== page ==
It would have been great to see cites like Quebec, Hamilton, Toronto, Hartford, Seattle, Portland, and Milwaukee, cities where hockey is truly loved, – not the Phoenixes, Atlantas, and Miamis which were chosen mostly to get a rich American television contract – cities that have been conspicuously ignored by the NHL during Bettman’s time as Commissioner, finally get an NHL franchise which would be cherished and valued. Instead, with the exception of Quebec they have been forced to turn their backs.

Quebec City Will Be One Of Four NHL Expansion Teams

Two of the main questions that are being asked about the upcoming NHL expansion (If it occurs and there are at least 500 million reasons per candidate why it will) are which cities will get the teams and by how many teams will the NHL expand. A third closely related question is will expansion change the NHL’s structure. All three questions can be answered with some predictable success.

First, in answer to question three, the NHL will use expansion to revise its current awkward playoff format in favor of a simplified NFL structure of two conferences with four divisions of four teams. This new structure (which will probably be adopted by the NBA and MLB as well once they get the scent of expansion money too) will allow every professional sports league to comfortably expand to the next symmetrical number of 40 and even to 48 teams without any problems. It has to be remembered that currently there are approximately 60 major metropolitan areas in the United States and Canada and that the current size of every major professional sports league is only a fraction of what they could be in the future.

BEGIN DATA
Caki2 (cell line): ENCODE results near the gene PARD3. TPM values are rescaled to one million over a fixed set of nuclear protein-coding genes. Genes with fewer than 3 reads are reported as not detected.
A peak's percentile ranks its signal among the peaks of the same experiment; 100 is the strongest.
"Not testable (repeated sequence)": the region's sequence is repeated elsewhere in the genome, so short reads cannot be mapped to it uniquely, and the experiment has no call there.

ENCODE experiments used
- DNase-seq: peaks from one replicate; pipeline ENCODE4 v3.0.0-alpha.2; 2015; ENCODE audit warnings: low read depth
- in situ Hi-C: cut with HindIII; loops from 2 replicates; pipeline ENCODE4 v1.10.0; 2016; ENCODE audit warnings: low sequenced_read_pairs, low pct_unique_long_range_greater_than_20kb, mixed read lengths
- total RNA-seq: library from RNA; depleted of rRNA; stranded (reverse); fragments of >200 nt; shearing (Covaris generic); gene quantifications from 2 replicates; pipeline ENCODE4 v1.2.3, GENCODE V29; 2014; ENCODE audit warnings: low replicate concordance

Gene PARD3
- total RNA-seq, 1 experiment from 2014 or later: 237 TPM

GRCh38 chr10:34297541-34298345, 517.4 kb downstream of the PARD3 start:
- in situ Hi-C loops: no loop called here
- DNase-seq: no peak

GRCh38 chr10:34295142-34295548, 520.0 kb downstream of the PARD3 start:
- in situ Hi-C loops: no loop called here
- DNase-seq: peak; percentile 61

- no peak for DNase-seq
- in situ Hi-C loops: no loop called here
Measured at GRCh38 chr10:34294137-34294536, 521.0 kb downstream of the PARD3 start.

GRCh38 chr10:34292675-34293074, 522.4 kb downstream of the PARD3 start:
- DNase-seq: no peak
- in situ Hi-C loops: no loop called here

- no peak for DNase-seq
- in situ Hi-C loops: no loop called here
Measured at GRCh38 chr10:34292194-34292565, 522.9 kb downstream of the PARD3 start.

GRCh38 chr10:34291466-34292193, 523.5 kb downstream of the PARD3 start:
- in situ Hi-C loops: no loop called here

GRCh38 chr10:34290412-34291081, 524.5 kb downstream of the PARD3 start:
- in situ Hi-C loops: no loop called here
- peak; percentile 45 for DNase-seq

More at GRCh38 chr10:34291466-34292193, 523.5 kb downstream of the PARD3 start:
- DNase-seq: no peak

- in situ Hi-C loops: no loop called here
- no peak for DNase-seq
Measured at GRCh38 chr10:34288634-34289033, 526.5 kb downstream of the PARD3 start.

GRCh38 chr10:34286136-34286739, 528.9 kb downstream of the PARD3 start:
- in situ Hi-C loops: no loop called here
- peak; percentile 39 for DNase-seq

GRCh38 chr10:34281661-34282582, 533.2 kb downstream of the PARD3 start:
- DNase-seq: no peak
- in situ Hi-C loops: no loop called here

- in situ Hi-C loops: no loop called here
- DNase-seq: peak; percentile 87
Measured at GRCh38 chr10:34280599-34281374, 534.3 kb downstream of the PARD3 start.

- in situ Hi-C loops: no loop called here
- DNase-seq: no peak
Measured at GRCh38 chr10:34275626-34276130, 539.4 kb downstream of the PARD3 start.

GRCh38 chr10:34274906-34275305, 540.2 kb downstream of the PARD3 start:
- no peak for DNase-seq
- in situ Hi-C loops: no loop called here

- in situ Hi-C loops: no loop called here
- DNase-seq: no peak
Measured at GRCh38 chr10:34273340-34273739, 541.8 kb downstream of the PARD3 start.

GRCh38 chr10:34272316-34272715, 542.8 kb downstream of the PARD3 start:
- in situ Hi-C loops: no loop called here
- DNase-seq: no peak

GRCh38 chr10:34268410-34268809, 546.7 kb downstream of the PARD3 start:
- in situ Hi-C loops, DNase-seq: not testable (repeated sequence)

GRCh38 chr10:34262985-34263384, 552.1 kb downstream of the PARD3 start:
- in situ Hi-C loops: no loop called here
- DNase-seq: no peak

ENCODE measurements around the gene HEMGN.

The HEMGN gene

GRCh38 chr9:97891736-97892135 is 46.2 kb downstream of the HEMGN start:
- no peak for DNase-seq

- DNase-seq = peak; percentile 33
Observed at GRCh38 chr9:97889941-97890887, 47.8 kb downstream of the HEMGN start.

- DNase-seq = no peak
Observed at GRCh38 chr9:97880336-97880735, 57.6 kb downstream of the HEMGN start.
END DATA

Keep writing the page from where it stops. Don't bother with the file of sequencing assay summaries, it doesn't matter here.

Revision of the NHL’s structure will answer question number two. It is true that the NHL would like balanced conferences but since it will be easy in the future to expand within this new format, there is no need to balance up the conferences right now. Why settle for 1 billion dollars when you can get 2 billion right now with more awaiting you down the road? So the current expansion will be for four teams with more expansion to come once the new teams are absorbed and consolidated.

There is a second reason why the NHL will expand by four teams and why part of the answer to question one will be Quebec City: Bettman and the NHL have made a commitment to them.

It is to be remembered that in 2010, Commissioner Gary Bettman made a tour of the three cities he took NHL franchises from in the 1990s and gave them the terms for readmission to the NHL. There was a favorable reaction in all three of those cities, Quebec, Winnipeg, and Hartford.

Bettman and the NHL had three conditions for readmission. First was an adequate and enthusiastic fan base which all three had when they were members of the NHL. No problem there. The other two conditions were the reasons why these cities lost their teams: lack of good ownership and an NHL-size arena.

Winnipeg was the first off the mark, building a new arena and recruiting the richest man in Canada, Dave Thomson, to be its owner and was rewarded with the chance to buy an existing team, when the Atlanta Thrashers crashed. And now Quebec has followed suit by building an NHL arena with billionaire media giant Quebecor to be its owner.

If the NHL can swallow Winnipeg with its tiny 15,000 seat arena and the smallest market in the league (Manitoba, Saskatchewan, and Northern Ontario), they can certainly accept Quebec with an 18,000 seat arena and a much better market that comprises all of Eastern Quebec province and all the Maritime provinces. Bettman kept his word to Winnipeg and there is no reason to doubt that he will not keep his word to Quebec.

Why should fans trust Bettman in this matter? Because you do not tell governments and their taxpayers to spend $400 million on an arena and then cheat them when they comply. It is not good business and if Bettman and the NHL want to attract the best investors to be future owners of NHL teams, the league cannot afford to get a reputation for doing bad business. Quebec will get its Nordiques back. It would be very shocking if they do not.

So in answer to question one, Quebec City and Las Vegas have almost a lock on two of the new four expansion franchises. They are their franchises to lose. The only unanswered part is who will join them.